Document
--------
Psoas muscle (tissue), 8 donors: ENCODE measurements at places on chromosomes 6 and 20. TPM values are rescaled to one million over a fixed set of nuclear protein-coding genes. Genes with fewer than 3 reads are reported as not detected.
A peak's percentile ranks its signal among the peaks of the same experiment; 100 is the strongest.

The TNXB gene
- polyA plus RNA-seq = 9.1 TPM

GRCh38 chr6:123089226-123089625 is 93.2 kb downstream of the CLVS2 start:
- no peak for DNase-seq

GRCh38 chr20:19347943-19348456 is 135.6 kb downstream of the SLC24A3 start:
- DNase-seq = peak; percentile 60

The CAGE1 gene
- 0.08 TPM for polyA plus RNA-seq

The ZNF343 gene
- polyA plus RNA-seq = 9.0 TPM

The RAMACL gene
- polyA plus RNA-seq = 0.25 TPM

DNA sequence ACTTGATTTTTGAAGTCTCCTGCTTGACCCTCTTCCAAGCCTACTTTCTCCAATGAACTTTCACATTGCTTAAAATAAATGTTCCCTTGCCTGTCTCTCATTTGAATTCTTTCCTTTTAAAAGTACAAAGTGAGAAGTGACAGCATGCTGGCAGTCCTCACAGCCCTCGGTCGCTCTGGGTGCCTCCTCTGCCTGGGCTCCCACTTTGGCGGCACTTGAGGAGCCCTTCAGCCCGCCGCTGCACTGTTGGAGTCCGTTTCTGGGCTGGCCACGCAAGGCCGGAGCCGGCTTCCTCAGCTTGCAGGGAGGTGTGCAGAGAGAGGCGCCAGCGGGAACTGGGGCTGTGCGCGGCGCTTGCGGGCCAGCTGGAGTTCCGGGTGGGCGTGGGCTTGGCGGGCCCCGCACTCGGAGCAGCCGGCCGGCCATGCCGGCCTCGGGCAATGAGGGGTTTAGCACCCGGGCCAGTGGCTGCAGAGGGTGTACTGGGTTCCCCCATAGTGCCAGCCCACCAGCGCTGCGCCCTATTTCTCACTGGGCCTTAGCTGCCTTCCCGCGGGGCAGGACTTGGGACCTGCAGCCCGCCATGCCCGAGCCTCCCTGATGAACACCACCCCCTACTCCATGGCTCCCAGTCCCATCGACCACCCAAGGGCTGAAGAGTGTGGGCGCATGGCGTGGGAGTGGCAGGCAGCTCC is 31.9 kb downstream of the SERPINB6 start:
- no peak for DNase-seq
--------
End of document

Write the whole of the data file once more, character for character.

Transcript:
Psoas muscle (tissue), 8 donors: ENCODE measurements at places on chromosomes 6 and 20. TPM values are rescaled to one million over a fixed set of nuclear protein-coding genes. Genes with fewer than 3 reads are reported as not detected.
A peak's percentile ranks its signal among the peaks of the same experiment; 100 is the strongest.

The TNXB gene
- polyA plus RNA-seq = 9.1 TPM

GRCh38 chr6:123089226-123089625 is 93.2 kb downstream of the CLVS2 start:
- no peak for DNase-seq

GRCh38 chr20:19347943-19348456 is 135.6 kb downstream of the SLC24A3 start:
- DNase-seq = peak; percentile 60

The CAGE1 gene
- 0.08 TPM for polyA plus RNA-seq

The ZNF343 gene
- polyA plus RNA-seq = 9.0 TPM

The RAMACL gene
- polyA plus RNA-seq = 0.25 TPM

DNA sequence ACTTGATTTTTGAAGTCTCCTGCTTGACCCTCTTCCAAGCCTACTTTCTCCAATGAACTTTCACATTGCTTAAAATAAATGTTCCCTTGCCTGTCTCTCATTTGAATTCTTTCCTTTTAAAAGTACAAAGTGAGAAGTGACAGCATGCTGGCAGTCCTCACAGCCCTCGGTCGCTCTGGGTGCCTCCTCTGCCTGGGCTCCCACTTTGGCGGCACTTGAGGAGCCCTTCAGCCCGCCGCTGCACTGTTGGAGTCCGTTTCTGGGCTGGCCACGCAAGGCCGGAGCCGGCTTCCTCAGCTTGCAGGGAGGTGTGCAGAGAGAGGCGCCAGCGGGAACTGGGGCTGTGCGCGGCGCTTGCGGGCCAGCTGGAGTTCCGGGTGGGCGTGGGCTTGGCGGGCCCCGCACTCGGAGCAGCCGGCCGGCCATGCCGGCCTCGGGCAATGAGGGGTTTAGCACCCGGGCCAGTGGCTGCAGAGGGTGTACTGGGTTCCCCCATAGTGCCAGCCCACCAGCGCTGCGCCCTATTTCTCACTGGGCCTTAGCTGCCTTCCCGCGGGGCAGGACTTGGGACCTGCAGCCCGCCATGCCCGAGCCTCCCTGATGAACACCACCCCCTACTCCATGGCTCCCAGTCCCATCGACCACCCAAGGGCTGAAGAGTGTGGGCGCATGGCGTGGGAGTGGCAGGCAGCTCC is 31.9 kb downstream of the SERPINB6 start:
- no peak for DNase-seq